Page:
The story moves quickly, even as we learn both characters’ back stories in an anecdotal manner. We envision a young mother and son running mischievously through a museum, and we feel their pain when Chris talks about a contemplated brush with death, and Alexandria talks about the frustration and agony of forgetting names, details and directions.
Christina Kilmar’s set is beautified by the vibrant orange back-lit autumn leaves at the window, while prop designer Megan Buckley-Ball rose to the challenge of providing numerous specific items key to the story.
“The Velocity of Autumn” runs at 8 p.m. Dec. 11 and 12, and 3 p.m. Dec. 6 and 13 at the Matrix Theatre Company, 2730 Bagley in Detroit.
Tickets are $20, with a $5 discount for students and seniors. To order, call 313-967-0599 or go to matrixtheatre.org.
ACTORS WILL ROAR OVER PLANET ANT’S ‘ORSON’S SHADOW’
If you’ve ever been on the stage, as an amateur or professional, you’ll laugh extra long and hard at Planet Ant’s production of Austin Pendleton’s “Orson’s Shadow.”
Set in London in 1960, Orson Welles, whose career is waning, is directing Laurence Olivier and Joan Plowright in Eugene Ionesco’s theatrically absurd “Rhinoceros.”
Director Charles Reynolds rises to the challenge of directing a play within a play, in which the actors must express extremes, and break the third wall, all while endearing the audience to their wildly erratic and egocentric characters.
Dax Anderson is brilliant in an understated way as Ken Tynan, the theater critic trying to save Welles and Olivier from themselves by bringing their brilliant minds and abilities together, all while trying to ignore his own self-exacerbated emphysema.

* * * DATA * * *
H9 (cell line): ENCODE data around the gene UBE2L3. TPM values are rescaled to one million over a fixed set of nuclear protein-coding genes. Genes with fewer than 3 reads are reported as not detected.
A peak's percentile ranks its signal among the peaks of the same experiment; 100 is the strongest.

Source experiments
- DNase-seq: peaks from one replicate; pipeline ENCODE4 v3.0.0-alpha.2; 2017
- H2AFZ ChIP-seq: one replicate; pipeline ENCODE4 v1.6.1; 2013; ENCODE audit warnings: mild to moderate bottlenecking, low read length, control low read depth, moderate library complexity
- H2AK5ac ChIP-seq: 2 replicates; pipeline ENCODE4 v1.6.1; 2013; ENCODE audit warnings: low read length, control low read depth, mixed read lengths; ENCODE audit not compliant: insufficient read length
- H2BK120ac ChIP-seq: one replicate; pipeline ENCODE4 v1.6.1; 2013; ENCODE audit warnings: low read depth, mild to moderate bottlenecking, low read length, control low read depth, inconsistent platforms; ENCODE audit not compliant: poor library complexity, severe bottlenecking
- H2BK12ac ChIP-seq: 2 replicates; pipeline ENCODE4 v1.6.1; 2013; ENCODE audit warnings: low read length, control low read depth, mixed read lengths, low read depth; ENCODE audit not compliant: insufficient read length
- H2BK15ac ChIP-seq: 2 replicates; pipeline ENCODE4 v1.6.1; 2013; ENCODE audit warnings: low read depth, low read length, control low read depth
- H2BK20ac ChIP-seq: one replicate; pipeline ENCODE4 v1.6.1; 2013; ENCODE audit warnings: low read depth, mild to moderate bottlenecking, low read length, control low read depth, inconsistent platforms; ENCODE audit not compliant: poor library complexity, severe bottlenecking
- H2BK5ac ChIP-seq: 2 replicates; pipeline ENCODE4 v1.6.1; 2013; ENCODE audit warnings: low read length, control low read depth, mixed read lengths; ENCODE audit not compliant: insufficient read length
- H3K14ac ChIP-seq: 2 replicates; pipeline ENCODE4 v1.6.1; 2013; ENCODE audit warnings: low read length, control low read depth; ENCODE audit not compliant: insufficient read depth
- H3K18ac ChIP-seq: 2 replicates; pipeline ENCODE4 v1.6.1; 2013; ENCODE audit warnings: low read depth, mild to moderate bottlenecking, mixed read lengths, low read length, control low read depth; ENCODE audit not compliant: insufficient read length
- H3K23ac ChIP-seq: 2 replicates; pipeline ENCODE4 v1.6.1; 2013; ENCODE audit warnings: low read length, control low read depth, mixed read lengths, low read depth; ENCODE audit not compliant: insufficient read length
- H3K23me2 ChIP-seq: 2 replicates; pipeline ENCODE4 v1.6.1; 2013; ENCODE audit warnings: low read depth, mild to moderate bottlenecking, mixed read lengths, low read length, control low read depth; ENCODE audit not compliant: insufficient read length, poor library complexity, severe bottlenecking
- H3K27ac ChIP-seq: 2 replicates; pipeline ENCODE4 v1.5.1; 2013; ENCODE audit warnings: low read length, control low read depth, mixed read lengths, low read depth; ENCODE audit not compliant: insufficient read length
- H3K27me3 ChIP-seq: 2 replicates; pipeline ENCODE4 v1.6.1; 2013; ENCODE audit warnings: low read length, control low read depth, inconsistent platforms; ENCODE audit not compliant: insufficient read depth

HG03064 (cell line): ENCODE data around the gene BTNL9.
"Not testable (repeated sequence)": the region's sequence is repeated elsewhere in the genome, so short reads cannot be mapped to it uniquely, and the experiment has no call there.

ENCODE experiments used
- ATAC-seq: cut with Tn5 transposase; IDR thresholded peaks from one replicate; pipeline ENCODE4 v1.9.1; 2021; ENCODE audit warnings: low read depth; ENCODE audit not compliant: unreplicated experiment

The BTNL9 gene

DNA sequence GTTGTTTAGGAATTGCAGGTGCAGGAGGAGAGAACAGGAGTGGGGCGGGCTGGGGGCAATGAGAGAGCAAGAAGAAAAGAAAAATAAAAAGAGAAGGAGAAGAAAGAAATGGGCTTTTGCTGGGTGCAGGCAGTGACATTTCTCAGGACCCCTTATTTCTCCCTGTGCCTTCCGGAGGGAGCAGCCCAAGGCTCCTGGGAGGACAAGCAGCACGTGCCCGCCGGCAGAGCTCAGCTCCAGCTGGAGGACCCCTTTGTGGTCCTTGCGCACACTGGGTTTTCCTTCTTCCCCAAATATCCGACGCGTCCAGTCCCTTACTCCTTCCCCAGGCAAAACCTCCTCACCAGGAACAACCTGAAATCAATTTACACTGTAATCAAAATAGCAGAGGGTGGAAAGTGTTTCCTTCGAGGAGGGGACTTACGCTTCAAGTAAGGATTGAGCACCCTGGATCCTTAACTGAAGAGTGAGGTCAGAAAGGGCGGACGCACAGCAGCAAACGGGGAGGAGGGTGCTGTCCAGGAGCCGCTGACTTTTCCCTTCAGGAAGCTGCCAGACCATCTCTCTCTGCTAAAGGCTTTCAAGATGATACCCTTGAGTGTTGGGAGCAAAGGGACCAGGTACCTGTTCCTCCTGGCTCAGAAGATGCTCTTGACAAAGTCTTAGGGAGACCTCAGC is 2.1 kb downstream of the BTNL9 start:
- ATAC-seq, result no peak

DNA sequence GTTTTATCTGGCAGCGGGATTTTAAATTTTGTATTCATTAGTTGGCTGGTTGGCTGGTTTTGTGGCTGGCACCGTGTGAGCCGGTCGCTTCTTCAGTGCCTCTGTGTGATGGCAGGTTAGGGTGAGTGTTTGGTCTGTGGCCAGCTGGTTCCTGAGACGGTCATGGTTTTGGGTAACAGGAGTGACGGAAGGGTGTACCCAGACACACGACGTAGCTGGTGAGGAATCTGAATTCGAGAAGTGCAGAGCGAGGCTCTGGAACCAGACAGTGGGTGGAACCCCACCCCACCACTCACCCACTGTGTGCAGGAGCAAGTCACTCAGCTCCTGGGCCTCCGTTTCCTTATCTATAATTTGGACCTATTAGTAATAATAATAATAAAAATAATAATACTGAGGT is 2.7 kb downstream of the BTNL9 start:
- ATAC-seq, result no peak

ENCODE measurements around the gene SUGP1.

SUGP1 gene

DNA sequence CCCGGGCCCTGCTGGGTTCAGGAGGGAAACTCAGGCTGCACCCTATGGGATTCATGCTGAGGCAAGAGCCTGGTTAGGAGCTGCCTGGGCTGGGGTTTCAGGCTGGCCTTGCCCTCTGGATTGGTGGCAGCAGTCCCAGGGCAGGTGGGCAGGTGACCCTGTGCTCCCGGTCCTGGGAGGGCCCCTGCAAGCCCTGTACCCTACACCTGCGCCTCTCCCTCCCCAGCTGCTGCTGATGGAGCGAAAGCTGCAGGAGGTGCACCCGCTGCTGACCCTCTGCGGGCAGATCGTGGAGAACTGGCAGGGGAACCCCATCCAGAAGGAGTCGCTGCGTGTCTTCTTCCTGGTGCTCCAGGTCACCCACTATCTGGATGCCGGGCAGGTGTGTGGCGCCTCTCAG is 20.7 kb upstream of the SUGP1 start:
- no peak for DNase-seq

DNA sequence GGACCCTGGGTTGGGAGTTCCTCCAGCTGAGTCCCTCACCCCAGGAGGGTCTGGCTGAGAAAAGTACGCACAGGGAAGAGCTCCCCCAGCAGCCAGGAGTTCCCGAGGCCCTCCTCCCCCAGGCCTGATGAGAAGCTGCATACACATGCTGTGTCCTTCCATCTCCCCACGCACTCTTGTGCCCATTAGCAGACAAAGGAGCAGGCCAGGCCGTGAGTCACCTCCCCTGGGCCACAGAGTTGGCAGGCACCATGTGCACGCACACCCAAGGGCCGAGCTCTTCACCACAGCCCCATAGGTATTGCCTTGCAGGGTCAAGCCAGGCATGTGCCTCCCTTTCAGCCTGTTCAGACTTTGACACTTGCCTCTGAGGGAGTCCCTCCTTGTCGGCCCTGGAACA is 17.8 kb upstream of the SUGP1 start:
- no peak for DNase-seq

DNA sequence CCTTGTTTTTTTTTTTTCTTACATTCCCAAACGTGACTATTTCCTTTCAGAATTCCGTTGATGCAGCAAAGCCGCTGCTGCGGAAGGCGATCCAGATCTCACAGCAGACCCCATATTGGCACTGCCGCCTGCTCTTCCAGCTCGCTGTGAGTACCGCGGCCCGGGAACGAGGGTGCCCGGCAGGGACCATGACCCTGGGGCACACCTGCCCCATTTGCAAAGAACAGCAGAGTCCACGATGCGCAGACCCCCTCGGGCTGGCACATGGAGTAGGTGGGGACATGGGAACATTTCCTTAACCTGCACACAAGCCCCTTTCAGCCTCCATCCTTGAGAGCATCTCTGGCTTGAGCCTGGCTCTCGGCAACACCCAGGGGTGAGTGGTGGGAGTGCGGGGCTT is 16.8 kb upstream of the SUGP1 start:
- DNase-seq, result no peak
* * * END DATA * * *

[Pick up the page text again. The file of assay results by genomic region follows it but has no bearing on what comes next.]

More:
Joel Mitchell as Welles hits all the notes between calm patience and agitated genius as a theatrical director trying to influence the brilliant but self-absorbed Olivier.
Jonathan Davidson as Olivier embodies every talented actor who has ever driven the rest of a cast crazy with his never-ending and long-winded quest for his character’s motivation. As the director and actor battle it out during blocking, and the rest of the long-suffering cast and crew stand by, the house hoots in laughter, having likely been in similarly frustrating circumstances.
Kelly Rossi exudes calm and quiet brilliance as Joan Plowright, Olivier’s love interest, and the only one able to administer a reality check to the great actor.
T. M. Rawlins is fascinating and seductive as Vivian Leigh, portrayed as a bi-polar nympomaniac past her prime and struggling with tuberculosis.
Bryan Spanger plays Sean, the stage manager and jack-of-all-trades who represents an ordinary man in the shadow of the creative and volatile company, providing valuable yet amusing perspective.
The show is fascinating and character driven, and the intimacy of the small theater adds to the intensity of the show’s focus.
In a serendipitous bonus, one of the founding partners of Planet Ant Theatre was in the audience Nov. 28, Detroit native and comedic actor Keegan Michael Key, who generously greeted fans and posed for photos after the show.
“Orson’s Shadow” runs at 8 p.m. Dec. 11, 12, 18 and 19, and 2 p.m. Dec. 6 and 13 at Planet Ant Theatre, 2357 Caniff in Hamtramck.
Tickets are $10 to $20, and are available online at planetant.com and at the door.